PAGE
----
• Leclerc, 1min 36.660sec 
  • Vettel, 1min 36.720sec
  • Hamilton, 1min 36.933sec
  • Verstappen, 1min 37.089sec

There was now genuine belief on the faces of the Ferrari crew.

Could Vettel hit back? After his disastrous Monza race, which furthered a poor run, he denied any crisis of confidence over that or Leclerc.

“First, let’s be fair and say that he’s very quick. Then there’s been some sessions, like Austria and Germany, and…” cue wry grin, “…half of Q3 in Monza I guess, where I haven’t really taken part. I don’t think it’s anything mental. I’m doing the right things, but here and there I might not have absolute trust in the car, but it’s improving and hopefully will click and fall into place.”

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After a mighty first Q3 run, it seemed to have done just that. Vettel stopped the clock in 1min 36.437sec to take provisional pole and Leclerc was a quarter of a second away, with Hamilton and Verstappen still in the picture. It was all about the final run.

Vettel ran first on a clear track, spun up the rears a bit too much out of Turn 3 and then had a big, lairy slide out of Turn 14, after which he abandoned the lap, frustrated.

Leclerc, giving everything, beat his Q2 and first Q3 run by almost half a second to take his fifth pole of the season – one more than Hamilton and Bottas — and the third in succession, leaving both Vettel and Hamilton looking a bit shell-shocked.

Charles Leclerc pumps his fist after securing pole position during qualifying for the 2019 f1 Singapore Grand Prix

Leclerc makes it three poles in a row Photo: Motorsport Images

The Ferrari crew and Charles were ecstatic. “There were some moments where I thought I’d lost the car but the team has done a great job to bring the package that we needed. The bits worked properly even if I had a tough Friday and the car didn’t feel comfortable.”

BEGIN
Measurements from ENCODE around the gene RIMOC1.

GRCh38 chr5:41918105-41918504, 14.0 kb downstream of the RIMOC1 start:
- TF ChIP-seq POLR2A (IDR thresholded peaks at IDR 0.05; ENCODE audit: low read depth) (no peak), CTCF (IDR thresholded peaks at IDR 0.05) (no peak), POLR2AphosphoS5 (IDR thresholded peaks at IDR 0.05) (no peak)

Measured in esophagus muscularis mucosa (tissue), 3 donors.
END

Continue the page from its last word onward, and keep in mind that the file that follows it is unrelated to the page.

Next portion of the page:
Team principal Mattia Binotto admitted, “It was even better than we thought and the new aero package was in the right direction and that should help us next year. I still believe we need to close the gap in some areas but this and the last two races are a big boost, even if the race is tomorrow. Seb also did a fantastic first run and proved he can be very fast. It’s a matter of confidence.”

Hamilton admitted he’d given it absolutely everything, even touched the wall a couple of times, had split the Ferraris but was still looking at a couple of tenths deficit to Leclerc. There was a grin: “Tomorrow we can be aggressive…” A message?

Verstappen, fourth and 0.6sec away, was a little downcast. “We were just lacking quali pace, I was four-wheel sliding and just wasn’t fast enough. It’s a bit surprising here after a competitive Monza.”

Overhead shot of Max Verstappen with during qualifying for the 2019 F1 Singapore Grand Prix

Fighting for fastest in practice, Verstappen slid down the rankings in qualifying Photo: Motorsport Images

Valtteri Bottas doesn’t seem to get on with Marina Bay. He was seven-tenths away from Hamilton here in both 2017 and 2018 and, guess what? He was seven-tenths away this time too. Next weekend in Sochi, he’ll probably be fine, and he’ll be better in race trim tomorrow too.

Bottas starts fifth with the second Red Bull unable to take advantage of his travails.

Your task, Alexander, if you choose to accept it, is to go to the most physically demanding, hot, bumpy circuit on the calendar, which you’ve never seen before, keep it out of the wall and go head-to-head with Max Verstappen, who absolutely flies around there. Fancy that?

Whether Albon secretly did or didn’t, there were those ambitiously predicting that the Red Bull could give him his first F1 podium.

“Well,” he smiled nervously before a wheel had turned, “I’m not saying I don’t want it, but let’s not get ahead of ourselves. I’ll have a better idea by the end of Friday.”